from imperialism that we can best conquer the oppressive system we currently live in. And any genuine national liberation movement supports the liberation of all people. We want to be clear about this because there have been reports of the CDCR attempting to fuel divisions among the prisoners on strike along long-standing organizational and national divisions as they always do.]

A people's salute goes out to all who find themselves under lock and key in Amerika! I wanted to write and send a brief update on the conditions here in Pelican Bay coming from one of the participants of the hunger strike (HS) that began two weeks ago, on July 1 of 2011. I figured the historic precedent that the HS has accomplished thus far is worth noting as the cause of the non-violent protest is one in which many people find themselves in across Amerika. The material conditions that have forced prisoners to deny themselves nutrients and sustenance are not exclusively bound to Pelican Bay, California. Whenever imperialist lackeys run a country they will also be expected to round up the most rebellious and potentially revolutionary populations and bury these people alive as these are the ones who pose the highest threat to the ruling class.

The fact that the protest is in regard to torture chambers known as the Security Housing Unit (SHU) in California, a state that has more prisons than any other state in a country that has more prisoners than any other country, should be examined more closely for what it means to oppressed nation prisoners in general but to people of Aztlán in particular. The fact that the state of California, which is geographically in Aztlán, has initiated what amounts to a war on the people of Aztlán by setting up more koncentration kamps (prisons) in Aztlán than anywhere else in Amerika, along with incarcerating more Latinos in California than any other oppressed nations, and the fact that Latinos are now the largest population of captives held in Federal prisons, and the fact that most of the prisoners held in California SHUs are Latinos, all show that oppressed nation are under attack via the injustice system, and that prisoners from the Aztlán Nation are particularly targeted in Aztlán. California is also the state with the largest Latino population in Amerika.(1) Thus the scope of what is taking place should be seen for what it is - the assault on Aztlán is real and should be met as such.

What is occurring here at Pelican Bay is an attempt to break the will and desire to resist state repression plain and simple. The SHU was opened in 1989 and this facility was designed to isolate and deprive people of the most basic "human rights." Things like human contact, a cell mate, the ability to eat salt in one's food, the ability to correspond with friends and family via the mail, the ability to have natural sunlight or even to be able to read political literature have all been stripped from prisoners in the SHU. Brutality here has been documented for decades. Beatings and physical torture have even been brought to the courts to no avail. Recently the U.$. Supreme Court has ruled that California prisons constitute "cruel and unusual punishment." They are telling the state of California to clean up its act.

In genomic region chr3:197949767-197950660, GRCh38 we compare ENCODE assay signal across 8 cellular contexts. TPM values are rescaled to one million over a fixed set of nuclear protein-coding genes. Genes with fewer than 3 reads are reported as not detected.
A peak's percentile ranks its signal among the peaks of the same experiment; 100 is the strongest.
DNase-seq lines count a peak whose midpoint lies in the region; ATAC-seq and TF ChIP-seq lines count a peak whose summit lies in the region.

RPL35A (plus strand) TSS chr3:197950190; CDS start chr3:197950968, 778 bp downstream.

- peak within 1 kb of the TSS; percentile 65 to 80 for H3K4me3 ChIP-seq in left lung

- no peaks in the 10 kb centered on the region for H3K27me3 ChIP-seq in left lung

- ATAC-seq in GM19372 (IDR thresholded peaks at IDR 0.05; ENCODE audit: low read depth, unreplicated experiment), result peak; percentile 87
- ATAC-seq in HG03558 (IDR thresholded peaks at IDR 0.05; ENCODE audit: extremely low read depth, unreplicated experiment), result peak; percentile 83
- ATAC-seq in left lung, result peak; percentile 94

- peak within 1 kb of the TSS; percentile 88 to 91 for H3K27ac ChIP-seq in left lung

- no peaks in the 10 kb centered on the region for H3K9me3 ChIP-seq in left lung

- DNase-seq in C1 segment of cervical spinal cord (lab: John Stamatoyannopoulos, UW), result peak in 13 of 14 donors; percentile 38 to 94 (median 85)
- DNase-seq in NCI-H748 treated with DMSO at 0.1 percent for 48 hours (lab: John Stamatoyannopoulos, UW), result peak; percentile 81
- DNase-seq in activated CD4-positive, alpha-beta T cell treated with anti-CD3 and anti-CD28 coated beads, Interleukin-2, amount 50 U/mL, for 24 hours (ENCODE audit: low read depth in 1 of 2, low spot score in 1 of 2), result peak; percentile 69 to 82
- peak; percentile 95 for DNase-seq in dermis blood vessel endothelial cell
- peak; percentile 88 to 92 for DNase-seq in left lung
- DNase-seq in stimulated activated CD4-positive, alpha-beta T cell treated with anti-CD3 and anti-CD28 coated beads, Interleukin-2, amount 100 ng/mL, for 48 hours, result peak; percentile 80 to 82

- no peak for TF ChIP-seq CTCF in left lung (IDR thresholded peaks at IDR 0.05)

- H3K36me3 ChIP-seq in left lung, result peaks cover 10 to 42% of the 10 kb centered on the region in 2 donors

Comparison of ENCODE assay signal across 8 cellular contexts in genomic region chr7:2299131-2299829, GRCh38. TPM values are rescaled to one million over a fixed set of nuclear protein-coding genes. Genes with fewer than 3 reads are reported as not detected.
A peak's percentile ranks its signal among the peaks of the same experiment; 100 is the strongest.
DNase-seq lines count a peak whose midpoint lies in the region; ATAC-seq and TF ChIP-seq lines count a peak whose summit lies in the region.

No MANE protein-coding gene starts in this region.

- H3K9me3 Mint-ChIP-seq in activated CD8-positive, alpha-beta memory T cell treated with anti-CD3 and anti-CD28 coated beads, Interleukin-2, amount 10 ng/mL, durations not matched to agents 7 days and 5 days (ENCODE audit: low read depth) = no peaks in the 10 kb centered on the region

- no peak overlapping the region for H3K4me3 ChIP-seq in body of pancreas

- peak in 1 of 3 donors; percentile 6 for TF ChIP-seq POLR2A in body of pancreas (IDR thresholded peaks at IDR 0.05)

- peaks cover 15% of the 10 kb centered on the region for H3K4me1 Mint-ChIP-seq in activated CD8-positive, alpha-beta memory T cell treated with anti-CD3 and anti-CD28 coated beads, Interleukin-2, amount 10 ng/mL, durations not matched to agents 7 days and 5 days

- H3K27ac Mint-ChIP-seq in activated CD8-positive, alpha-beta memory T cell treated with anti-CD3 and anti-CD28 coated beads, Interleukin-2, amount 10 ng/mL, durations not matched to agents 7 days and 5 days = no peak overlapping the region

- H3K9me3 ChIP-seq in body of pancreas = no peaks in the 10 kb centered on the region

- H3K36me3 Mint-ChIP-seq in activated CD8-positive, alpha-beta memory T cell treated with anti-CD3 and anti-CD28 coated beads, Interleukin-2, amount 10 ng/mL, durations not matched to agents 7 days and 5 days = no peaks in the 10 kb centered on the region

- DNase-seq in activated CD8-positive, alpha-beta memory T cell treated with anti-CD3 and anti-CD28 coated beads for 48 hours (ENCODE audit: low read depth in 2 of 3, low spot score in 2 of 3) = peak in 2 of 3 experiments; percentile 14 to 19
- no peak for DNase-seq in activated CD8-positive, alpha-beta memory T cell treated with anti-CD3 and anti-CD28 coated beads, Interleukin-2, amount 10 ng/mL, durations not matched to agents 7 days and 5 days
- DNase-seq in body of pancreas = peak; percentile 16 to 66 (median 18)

Medical services are even used as barter. One prisoner was told if he wanted medical treatment then he should "debrief" (snitch on another prisoner). This is the depraved culture that has thrived here in SHU. This is a world where prisoners who are most often poor Brown and Black people are subject to a whole plethora of experimental depravity which in some cases would probably have Mengele raise an eyebrow.

It is well known that solitary confinement causes very real psychological damage even if used for a few weeks, yet here in SHU prisoners have endured solitary for years and even decades in some cases. Human rights groups have condemned solitary confinement, yet the SHU continues this brutal practice. Once here in SHU the only way back to general population is to snitch on others (even if it is false accusations), die, or parole. Keep in mind the vast majority sent to SHU have not committed any crime or physical acts but are labeled a "gang member or associate" and thus locked in this control unit for one's supposed gang affiliation, i.e. one's beliefs. They are locking one in a solitary confinement cell, sometimes for life, for what amounts to thought crimes!

Placement in the "hole" or SHU is frequently due to political affiliation of prisoners who are members or may associate with revolutionary groups or lumpen organizations that the state labels as "gangs." In their play on words, any attempt at oppressed nations to organize in a way that is not state sanctioned, is a gang. Similarly, they call uprisings "riots" in a derogatory way, to hide the real causes behind them. But many times people aren't even members of any organization and are falsely accused by others who are trying to get themselves out of SHU. In either case, prisoners held in SHU conditions overwhelmingly qualify as political prisoners.